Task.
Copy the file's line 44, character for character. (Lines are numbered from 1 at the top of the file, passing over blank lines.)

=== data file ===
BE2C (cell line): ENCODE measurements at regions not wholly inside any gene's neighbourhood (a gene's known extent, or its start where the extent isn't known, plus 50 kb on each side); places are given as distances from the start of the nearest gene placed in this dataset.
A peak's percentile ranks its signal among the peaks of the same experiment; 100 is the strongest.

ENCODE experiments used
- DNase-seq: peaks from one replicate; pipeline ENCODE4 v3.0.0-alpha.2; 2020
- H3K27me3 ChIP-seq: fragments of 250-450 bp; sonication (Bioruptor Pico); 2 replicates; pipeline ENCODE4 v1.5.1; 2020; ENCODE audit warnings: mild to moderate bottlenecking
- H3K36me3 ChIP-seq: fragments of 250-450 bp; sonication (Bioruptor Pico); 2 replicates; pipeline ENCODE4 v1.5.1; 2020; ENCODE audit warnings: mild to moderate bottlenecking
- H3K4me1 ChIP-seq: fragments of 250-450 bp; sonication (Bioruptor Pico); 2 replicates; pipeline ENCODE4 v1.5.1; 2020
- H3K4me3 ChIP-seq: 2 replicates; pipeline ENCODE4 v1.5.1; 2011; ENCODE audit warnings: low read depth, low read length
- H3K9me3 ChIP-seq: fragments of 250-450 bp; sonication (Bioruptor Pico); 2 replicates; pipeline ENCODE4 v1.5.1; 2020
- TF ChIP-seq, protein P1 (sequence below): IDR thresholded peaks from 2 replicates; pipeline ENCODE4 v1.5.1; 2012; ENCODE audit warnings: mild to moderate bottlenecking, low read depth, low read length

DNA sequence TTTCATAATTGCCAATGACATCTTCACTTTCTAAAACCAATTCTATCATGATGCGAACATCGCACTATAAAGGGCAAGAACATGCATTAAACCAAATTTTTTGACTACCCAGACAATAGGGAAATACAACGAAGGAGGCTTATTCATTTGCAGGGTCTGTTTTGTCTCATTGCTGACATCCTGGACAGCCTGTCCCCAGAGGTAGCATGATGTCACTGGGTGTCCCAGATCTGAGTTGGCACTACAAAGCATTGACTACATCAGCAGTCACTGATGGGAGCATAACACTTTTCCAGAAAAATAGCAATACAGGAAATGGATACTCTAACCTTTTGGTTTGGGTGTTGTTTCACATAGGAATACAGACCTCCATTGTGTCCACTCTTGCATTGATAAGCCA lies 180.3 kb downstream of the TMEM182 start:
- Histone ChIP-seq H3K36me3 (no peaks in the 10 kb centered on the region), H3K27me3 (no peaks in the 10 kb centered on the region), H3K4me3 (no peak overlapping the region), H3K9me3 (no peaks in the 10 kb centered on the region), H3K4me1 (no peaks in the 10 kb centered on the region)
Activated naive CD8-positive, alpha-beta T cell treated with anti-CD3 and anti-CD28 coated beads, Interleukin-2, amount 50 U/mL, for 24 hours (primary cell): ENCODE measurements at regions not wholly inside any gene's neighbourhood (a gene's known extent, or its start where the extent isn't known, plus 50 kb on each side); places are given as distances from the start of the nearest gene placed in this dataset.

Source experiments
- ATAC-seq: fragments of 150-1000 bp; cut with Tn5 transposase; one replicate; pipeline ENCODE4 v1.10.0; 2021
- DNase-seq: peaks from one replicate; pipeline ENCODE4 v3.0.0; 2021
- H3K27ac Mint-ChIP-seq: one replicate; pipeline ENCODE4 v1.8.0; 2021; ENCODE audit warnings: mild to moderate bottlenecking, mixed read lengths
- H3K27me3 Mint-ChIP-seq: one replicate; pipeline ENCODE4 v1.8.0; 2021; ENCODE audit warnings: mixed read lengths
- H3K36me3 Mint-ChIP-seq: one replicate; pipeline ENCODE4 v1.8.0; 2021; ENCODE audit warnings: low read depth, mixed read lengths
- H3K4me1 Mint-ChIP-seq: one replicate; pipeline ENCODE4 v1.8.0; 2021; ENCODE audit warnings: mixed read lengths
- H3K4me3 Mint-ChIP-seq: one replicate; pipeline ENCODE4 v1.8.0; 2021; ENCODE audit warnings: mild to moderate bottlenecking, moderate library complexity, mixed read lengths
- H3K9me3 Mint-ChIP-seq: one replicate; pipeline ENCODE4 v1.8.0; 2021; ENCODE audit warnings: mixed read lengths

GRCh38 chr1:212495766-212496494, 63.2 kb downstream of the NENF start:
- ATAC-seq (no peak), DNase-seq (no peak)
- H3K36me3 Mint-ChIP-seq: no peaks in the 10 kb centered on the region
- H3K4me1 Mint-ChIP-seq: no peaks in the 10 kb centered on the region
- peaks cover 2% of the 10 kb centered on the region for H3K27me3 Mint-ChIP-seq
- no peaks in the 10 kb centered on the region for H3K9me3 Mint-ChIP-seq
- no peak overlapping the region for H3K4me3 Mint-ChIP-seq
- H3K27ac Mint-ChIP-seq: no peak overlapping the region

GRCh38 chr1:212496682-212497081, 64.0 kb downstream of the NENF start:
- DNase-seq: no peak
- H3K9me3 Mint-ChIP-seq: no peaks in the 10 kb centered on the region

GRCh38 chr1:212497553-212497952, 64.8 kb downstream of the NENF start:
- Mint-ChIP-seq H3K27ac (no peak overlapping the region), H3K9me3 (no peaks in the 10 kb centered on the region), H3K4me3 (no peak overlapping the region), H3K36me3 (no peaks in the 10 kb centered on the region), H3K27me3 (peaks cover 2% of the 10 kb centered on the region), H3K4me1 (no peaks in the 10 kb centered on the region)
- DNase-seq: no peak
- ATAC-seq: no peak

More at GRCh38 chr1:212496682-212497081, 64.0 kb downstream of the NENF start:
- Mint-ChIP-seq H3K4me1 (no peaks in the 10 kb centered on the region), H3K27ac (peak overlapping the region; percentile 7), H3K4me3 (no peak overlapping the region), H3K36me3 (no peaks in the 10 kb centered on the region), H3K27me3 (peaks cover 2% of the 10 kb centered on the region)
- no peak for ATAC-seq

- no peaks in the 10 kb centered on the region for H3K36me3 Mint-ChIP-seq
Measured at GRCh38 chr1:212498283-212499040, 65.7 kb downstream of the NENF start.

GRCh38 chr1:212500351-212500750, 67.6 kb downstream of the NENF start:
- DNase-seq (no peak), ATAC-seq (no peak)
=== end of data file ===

- DNase-seq (no peak), ATAC-seq (no peak)